Eplontersen Slows FAP Progression, Improves Quality of Life: Trial Data

The therapy has a similar mechanism of action to Ionis Pharmaceuticals' Tegsedi

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by Steve Bryson, PhD |

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Eplontersen reduced transthyretin (TTR) protein levels, eased disease progression, and improved quality of life in adults with familial amyloid polyneuropathy (FAP), according to an eight-month interim analysis of the NEURO-TTRansform study.

Based on these data, the investigational therapy’s co-developers Ionis Pharmaceuticals and AstraZeneca will seek regulatory approval this year.

“The promising results from NEURO-TTRansform show eplontersen had a positive impact on disease progression and improved quality of life in a substantial number of patients,” Eugene Schneider, MD, Ionis’ executive vice president and chief clinical development officer, said in a press release. “We are excited about the potential for delivering a new treatment option to patients living with this relentless and devastating disease.”

ATTR amyloidosis is a group of conditions marked by the formation and buildup of toxic clumps of TTR protein in different organs and tissues, including the heart and nerves.

FAP, a hereditary form of ATTR amyloidosis, is caused by defects in the TTR gene that lead to the production of a misfolded version of the TTR protein, which tends to form clumps in peripheral nerves that extend from the brain and spinal cord. Over time, this leads to nerve damage, also known as polyneuropathy.

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Eplontersen, developed with Ionis’ LIgand-Conjugated Antisense (LICA) technology, is a second-generation RNA-targeted therapy designed to reduce TTR protein production and prevent toxic clump formation. The treatment has a similar mechanism of action to Ionis’ approved FAP therapy Tegsedi (inotersen), but has been modified to boost its entry into liver cells where TTR is mainly produced.

The worldwide Phase 3 NEURO-TTRansform trial (NCT04136184) is testing the safety and effectiveness of eplontersen in 168 adults, ages 18–82, diagnosed with stage 1 or 2 FAP with mild to moderate symptoms.

Participants were randomly assigned to receive eplontersen once every four weeks or Tegsedi once a week, both by subcutaneous (under-the-skin) injection. After about eight months, those who received Tegsedi will switch to eplontersen until the end of the study.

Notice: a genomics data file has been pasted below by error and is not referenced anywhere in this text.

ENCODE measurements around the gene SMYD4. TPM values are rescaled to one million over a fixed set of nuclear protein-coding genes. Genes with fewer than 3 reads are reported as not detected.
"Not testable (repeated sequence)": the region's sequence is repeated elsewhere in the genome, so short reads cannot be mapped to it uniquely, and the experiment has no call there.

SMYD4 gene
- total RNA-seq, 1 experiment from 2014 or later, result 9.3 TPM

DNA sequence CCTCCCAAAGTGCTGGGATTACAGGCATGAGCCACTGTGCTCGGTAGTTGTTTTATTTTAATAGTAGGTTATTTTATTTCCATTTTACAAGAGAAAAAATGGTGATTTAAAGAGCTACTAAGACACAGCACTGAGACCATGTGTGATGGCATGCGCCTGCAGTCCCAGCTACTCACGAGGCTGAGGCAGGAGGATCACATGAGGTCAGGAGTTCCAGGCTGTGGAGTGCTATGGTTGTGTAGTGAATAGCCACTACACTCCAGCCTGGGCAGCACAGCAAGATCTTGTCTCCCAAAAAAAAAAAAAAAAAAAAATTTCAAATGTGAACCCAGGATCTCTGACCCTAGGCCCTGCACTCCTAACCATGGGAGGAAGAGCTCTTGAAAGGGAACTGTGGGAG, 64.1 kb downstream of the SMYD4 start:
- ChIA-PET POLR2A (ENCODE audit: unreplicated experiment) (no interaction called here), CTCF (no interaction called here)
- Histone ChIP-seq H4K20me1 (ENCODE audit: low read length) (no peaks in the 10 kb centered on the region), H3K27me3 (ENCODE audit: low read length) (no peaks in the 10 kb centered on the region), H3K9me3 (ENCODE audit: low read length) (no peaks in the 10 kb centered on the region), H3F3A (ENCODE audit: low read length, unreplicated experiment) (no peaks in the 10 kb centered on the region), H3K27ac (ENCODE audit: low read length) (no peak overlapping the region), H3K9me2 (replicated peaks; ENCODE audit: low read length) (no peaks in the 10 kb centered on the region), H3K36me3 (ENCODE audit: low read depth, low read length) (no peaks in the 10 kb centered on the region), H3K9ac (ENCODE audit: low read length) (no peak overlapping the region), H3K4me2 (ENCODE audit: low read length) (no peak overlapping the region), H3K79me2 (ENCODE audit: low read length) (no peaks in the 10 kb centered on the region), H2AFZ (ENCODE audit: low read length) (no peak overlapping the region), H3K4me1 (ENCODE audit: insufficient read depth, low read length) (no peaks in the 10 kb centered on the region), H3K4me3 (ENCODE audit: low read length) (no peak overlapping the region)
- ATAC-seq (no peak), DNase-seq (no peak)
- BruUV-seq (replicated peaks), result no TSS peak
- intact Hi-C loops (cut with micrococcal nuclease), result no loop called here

Results in this trial will be compared with those of the placebo group from a previously completed Phase 2/3 study (NCT01737398) that assessed the safety and effectiveness of Tegsedi in FAP patients.

NEURO-TTRansform’s final analysis will be completed at 66 weeks (15 months), and all participants will be followed for up to 85 weeks (20 months). Those who complete the trial will have the option to enter in an open-label extension study.

This pre-planned interim analysis conducted after 35 weeks (eight months) of treatment with eplontersen was recently presented at the International Symposium on Amyloidosis (ISA) in Germany by Teresa Coelho, MD, a NEURO-TTRansform investigator.

According to the analysis, eplontersen reduced the levels of TTR protein in patients’ blood by a mean of 81.2% compared with baseline (before the study’s start), meeting one of the trial’s co-primary outcomes.

Eplontersen also slowed neuropathic disease progression, as demonstrated by a statistically significant difference in mean change over baseline in the modified Neuropathy Impairment Score +7 (mNIS+7) compared with the external placebo group, meeting another of the study’s co-primary outcomes.

NEURO-TTRansform also met a key secondary outcome of showing that eplontersen significantly improved patient-reported quality of life from baseline compared with the external placebo, as assessed with the Norfolk Quality of Life Questionnaire-Diabetic Neuropathy (Norfolk QoL-DN).

Eplontersen has demonstrated a favorable safety and tolerability profile, with the treatment-emergent adverse events (TEAEs) rate in those receiving eplontersen being either lower or similar to placebo across all major categories. So far, no TEAEs of special interest leading to treatment discontinuation have been reported.

“Eplontersen showed clinically meaningful improvement in neuropathy impairment and quality of life measures relative to baseline,” Coelho, who is also a neurologist and neurophysiologist at Hospital Santo António, Centro Hospitalar Universitário do Porto, Portugal, said. “The significant efficacy, combined with a favorable safety and tolerability profile, indicate that eplontersen has the potential to be an important therapeutic option for patients living with this debilitating and fatal disease.”

Recently, eplontersen was granted orphan drug status in the U.S. This designation encourages the development of therapies for rare and serious diseases by providing certain benefits and incentives.

The therapy is also being evaluated in CARDIO-TTRansform (NCT04136171), a Phase 3 trial aiming to enroll up to 1,000 adults, ages 18–90, with inherited ATTR amyloidosis with heart muscle disease (cardiomyopathy) as well as wild-type ATTR amyloidosis, an acquired form of the condition not linked to known genetic mutations.